We've reached the second full week of Manning Watch 2012, and we know at this point that Peyton Manning will not be the next quarterback of the Arizona Cardinals.
Friday, the organization beat their 1:00 p.m. deadline to honor a $7 million roster bonus due to incumbent quarterback Kevin Kolb, sewing up the immediate future at the position and effectively ending the Cardinals' pursuit of the future Hall of Famer.
So now, I can only help but wonder...what's going through the mind of Kevin Kolb right now?
Yes, the Cardinals gave up a lot to get him. Yes, they gave him big money and yes, they made him the starting quarterback on opening day last fall.
But, 231 days later, the potential for damage and a strained relationship is there.
The Cardinals were not sold on their current quarterbacks enough to avoid the lure of Manning hitting the free agent market.
Head coach Ken Whisenhunt released a statement Friday surrounding the pursuit of Manning.
"We've said it many times: if there's an opportunity to make our team better we'll explore it," Whisenhunt said in that statement. "We view the potential of adding a first- ballot Hall of Fame quarterback as one of those."
I understand Whisenhunt's words. Hell, I whole-heartedly agree with them. They should resound clearly with everyone with anyone who has an interest in what the Cardinals do; from the Bidwills to the most casual of fans. Of course, there's one exception to that; his name is Kevin Kolb.
Having your employer look for your potential replacement right in front of your face is difficult to experience. The fact that the target of their recruitment is one of the greatest quarterbacks to ever lace up cleats would be of little consolation to me.
If ArizonaSports.com decided to pursue Bill Simmons to take over my job, only have their efforts squelched by Simmons instead heading over to oversee the editorial efforts at Bleacher Report (shiver), I wouldn't be too jazzed about coming to work the next day (or ever).
Need another example? Let's put it this way. You've got a girlfriend. You've been going out for a year and during that time, there have been some rough patches, but nothing out of the ordinary for a new relationship of that length.
But then, out of the blue, a sexy, smart and successful woman you've known for years unexpectedly divorces her husband and makes it perfectly clear that she wants to dive headfirst into the dating pool right away.
You decide that this is a once-in-a-lifetime opportunity, so you make your intentions known, even though you're still with your girlfriend. After wining and dining the newly- single hottie, she decides that she's getting back together with an old boyfriend in Nashville.
How do you go back to your girlfriend and make that work moving forward? The simple answer is, you don't. The prevailing feeling is you've settled and now you've reverted back to the comfort of the status quo after looking elsewhere for companionship.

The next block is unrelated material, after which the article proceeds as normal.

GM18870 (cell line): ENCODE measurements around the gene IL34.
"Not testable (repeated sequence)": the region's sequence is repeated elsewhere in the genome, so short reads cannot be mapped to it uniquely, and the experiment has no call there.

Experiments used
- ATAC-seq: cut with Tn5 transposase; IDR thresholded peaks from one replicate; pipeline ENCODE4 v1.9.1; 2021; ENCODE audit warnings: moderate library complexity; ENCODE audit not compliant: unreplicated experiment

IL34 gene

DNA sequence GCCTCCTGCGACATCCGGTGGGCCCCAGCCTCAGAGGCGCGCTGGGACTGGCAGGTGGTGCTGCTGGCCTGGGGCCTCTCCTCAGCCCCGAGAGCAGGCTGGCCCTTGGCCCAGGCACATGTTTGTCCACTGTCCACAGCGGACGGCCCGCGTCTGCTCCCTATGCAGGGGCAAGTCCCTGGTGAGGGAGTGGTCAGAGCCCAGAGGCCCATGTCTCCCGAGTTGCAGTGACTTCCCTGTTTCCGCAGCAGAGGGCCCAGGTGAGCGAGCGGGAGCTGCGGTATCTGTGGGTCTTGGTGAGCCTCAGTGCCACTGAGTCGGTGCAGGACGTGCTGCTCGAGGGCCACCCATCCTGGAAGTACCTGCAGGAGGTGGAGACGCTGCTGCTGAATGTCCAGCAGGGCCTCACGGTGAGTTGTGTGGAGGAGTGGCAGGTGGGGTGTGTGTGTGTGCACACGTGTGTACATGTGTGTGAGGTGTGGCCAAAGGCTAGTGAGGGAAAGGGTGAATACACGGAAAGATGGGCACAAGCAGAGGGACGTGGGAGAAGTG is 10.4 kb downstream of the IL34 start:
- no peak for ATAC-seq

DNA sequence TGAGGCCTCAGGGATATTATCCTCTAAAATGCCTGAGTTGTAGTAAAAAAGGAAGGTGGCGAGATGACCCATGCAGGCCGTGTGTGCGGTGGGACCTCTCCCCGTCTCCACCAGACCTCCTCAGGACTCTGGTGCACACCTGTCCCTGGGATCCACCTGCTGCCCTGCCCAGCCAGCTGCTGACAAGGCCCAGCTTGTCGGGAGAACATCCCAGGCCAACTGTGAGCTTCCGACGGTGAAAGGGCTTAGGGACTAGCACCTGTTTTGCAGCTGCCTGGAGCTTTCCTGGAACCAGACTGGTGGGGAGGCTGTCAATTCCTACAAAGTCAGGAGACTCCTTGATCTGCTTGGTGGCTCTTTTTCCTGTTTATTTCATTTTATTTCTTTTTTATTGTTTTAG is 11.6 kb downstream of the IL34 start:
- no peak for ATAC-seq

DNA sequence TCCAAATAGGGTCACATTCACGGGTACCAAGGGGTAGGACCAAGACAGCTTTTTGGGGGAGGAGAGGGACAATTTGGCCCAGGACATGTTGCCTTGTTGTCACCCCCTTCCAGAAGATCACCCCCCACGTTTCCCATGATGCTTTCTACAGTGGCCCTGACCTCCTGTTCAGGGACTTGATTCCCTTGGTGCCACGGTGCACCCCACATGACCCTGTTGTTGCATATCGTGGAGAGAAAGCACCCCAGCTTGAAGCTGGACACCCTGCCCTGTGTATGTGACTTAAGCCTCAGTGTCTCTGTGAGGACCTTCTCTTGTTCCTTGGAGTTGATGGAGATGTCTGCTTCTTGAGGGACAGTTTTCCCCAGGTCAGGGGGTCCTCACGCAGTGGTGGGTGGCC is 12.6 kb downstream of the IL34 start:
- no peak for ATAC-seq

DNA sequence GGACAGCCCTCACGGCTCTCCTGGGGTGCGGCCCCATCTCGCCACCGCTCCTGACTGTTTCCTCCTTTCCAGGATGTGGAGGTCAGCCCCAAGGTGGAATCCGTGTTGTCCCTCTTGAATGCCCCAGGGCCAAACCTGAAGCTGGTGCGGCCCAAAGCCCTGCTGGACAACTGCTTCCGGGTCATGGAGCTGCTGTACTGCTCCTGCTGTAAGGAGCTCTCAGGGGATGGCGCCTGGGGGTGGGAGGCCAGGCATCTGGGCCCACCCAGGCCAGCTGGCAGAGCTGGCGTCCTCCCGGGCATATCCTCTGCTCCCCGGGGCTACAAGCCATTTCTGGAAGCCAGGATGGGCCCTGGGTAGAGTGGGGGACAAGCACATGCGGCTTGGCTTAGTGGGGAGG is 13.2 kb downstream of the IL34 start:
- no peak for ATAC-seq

That's the boat the Cardinals and Kolb are in. The big difference, of course, being that the Cardinals' courtship of Manning was front page news for over 10 days.
I know Kolb is handsomely paid, but there's only so much damage money can repair when a man's ego and pride are involved. If Kolb is wearing Cardinal red next season, he'll know that after a full-court press to get him in 2011, in 2012 he became a fallback plan.
And let's not forget the whole concussion issue. Kolb took a knee to the back of the head early in the Cardinals' win over San Francisco last December. The ensuing concussion left him in street clothes for the remainder of the season while his understudy, John Skelton, racked up wins.
Many people knocked the Cardinals' offensive line and placed it on the 'cons' list for Peyton Manning to relocate to the desert. Arizona quarterbacks were sacked 54 times last season in 608 dropbacks (that doesn't include plays where the QB dropped back but ran out of the pocket). Part of the reason why that number was that high was because Kolb had a tendency to hold the ball too long and was reticent to run when the pocket collapsed.
We've seen nothing that will lead to the belief that Kolb has improved in that area, making him a target for future sacks and concussions.
I like Kevin Kolb, and a year ago, I fully believed he was the quarterback of the future for the Arizona Cardinals.
But now, I have my doubts, just as his own employer apparently did. Doubts about health. Doubts about performance. And now, doubts about Kolb's psyche.
The Cardinals swung for the fences, and for that, I applaud them. But that swing didn't connect, so this feels like settling.
I hope I'm wrong in this instance, but settling doesn't usually work long-term for anyone involved.